CHICAGO (Aug. 24, 2016) — Few would dispute that Caterpillar Inc. paid too much for Bucyrus International, the mining equipment manufacturer it acquired in 2011 for $7.4 billion at the height of the commodity price boom.
The price for Cat's biggest acquisition ever was 32 percent more than Bucyrus' stock market value. At the time, Caterpillar CEO Doug Oberhelman could justify such a generous premium by pointing to strong demand from mining companies digging as fast as they could to supply coal, copper and other resources to China and other red-hot emerging markets.
But the cycle soon turned, as commodity markets are wont to do. Developing economies cooled down, depressing commodity prices and demand for mining gear.
Since 2012, Cat's annual mining sales have dropped by two-thirds to $7.6 billion. The Peoria-based company's “resource industries” business unit lost $88 million last year, compared with a $4.3 billion profit in 2012. All Cat's businesses have struggled, but mining accounted for the vast majority of a 29 percent drop in companywide sales over the past three years.
Cat's recent actions and statements reflect a somber outlook for the business it acquired at such a rich price. Plants are closing and jobs disappearing in the resource industries unit. Last week, Cat announced a review of “strategic alternatives” for a business line that makes equipment for underground mines — an indication that business will likely be sold or shut down if a buyer can't be found.
After reporting another 29-percent drop in resource industry sales for the second quarter, Cat squelched any hope for a quick rebound by warning that it sees “no clear signs of recovery” in demand for mining equipment. Monthly sales of mining equipment by Cat dealers plunged 42 percent in July, Cat reported last week.
For the most part, expectations have adjusted to the glum future facing Cat's mining business. So why does its balance sheet still look like 2011?
Cat carries as an asset some $3.6 billion in goodwill related to Bucyrus. Goodwill is an accounting construct reflecting the difference between the value of an acquired company's assets and the total acquisition price. In the Bucyrus deal, goodwill was enlarged by the big buyout premium. That premium, in turn, reflected an optimism that has long since dissipated.
‘Day of reckoning'
A company is supposed to write down goodwill when it becomes clear that the future prospects of an acquired business no longer justify the current valuation. That sure seems to be the case for Cat's Bucyrus acquisition. People have been questioning the Bucyrus goodwill for a while. They include regulators at the Securities and Exchange Commission (SEC), which launched an investigation two years ago. Cat has called its accounting for Bucyrus “appropriate.”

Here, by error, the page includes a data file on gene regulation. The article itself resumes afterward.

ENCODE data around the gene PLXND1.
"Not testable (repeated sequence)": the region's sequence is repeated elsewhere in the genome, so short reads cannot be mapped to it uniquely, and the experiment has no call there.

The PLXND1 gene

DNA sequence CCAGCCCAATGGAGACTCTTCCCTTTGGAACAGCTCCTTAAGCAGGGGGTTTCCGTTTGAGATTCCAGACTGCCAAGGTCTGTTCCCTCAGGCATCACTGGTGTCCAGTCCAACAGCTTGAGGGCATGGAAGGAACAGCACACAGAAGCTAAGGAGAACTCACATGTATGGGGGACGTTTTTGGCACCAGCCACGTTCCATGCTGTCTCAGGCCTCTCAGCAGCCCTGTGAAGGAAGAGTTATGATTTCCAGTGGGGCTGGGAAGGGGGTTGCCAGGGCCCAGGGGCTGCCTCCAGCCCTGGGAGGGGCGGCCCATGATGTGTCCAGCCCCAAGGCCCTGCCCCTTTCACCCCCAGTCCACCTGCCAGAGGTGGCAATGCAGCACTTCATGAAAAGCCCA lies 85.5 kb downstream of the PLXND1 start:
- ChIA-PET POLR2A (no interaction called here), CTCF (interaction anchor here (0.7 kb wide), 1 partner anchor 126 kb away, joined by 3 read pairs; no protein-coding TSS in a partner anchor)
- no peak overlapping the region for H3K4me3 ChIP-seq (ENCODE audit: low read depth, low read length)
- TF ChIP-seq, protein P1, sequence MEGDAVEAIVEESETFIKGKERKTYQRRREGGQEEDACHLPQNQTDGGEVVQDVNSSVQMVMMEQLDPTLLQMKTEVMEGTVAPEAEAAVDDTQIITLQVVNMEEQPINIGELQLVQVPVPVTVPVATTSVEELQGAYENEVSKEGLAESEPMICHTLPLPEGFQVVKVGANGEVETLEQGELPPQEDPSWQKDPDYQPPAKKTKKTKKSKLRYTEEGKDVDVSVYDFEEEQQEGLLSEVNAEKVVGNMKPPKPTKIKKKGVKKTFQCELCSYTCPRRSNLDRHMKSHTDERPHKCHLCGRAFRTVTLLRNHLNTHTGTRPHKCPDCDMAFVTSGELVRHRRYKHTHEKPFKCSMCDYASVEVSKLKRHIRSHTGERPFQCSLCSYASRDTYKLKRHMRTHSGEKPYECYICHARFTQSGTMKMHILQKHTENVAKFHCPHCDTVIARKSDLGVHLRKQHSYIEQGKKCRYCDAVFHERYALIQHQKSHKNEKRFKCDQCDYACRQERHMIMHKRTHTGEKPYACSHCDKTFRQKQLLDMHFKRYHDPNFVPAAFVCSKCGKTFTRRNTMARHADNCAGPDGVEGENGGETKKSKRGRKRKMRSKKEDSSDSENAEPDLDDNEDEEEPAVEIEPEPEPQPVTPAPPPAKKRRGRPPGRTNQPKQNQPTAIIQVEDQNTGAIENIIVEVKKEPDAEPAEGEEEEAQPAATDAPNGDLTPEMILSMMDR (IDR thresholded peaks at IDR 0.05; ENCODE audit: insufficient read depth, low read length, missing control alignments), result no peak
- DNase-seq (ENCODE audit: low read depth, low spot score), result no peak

In its second-quarter SEC report, Cat said it reassessed goodwill in 2016 and 2015 and determined that the fair value of its mining business exceeds its carrying value, “based on our estimates for long-term growth, profits and cash flows.”
There are no strict guidelines on when a company should write down goodwill, leaving management with plenty of leeway to conclude that current carrying values are realistic. Caterpillar, for example, could justify its stance by pointing to the cyclical nature of commodity prices, which inevitably rise after falling.
“If there is going to be a day of reckoning, they can put it off until they can no longer say with a straight face that commodity prices will come back up,” said professor Erik Gordon of the University of Michigan's Ross School of Business.
And when commodity prices finally rise again, demand for mining equipment almost certainly will follow. On a conference call with analysts last month, Mike DeWalt, vice president of finance services for Caterpillar, pointed to an uptick aftermarket sales as a good sign, adding, “so it'd be nice if it would improve a lot quicker and hopefully somewhere down the road, it will.”
Hope is fine. But it's no basis to believe demand will return any time soon to the levels that inspired Mr. Oberhelman to pay so much for Bucyrus. Caterpillar's balance sheet — which investors rely on as an accurate representation of the company's value — should reflect realistic expectations for the timing and extent of an eventual recovery in mining equipment sales.
There are many reasons why Cat might resist writing down Bucyrus goodwill. Lopping off a significant amount of goodwill weakens a company's financial profile, which might hurt Cat's credit rating and drive up borrowing costs. On the other hand, maybe Cat is waiting for the SEC to finish its investigation, so it can take a single write-off in line with the agency's conclusions.
And then there's denial. Prominent executives pulling in eight-figure pay packages based on their supposedly unparalleled strategic acumen don't like to admit they wasted gobs of shareholders' money by overpaying for an acquisition.
But that's what Mr. Oberhelman did.
Joe Cahill wrote this analysis for Crain's Chicago Business magazine, a sister publication of Tire Business.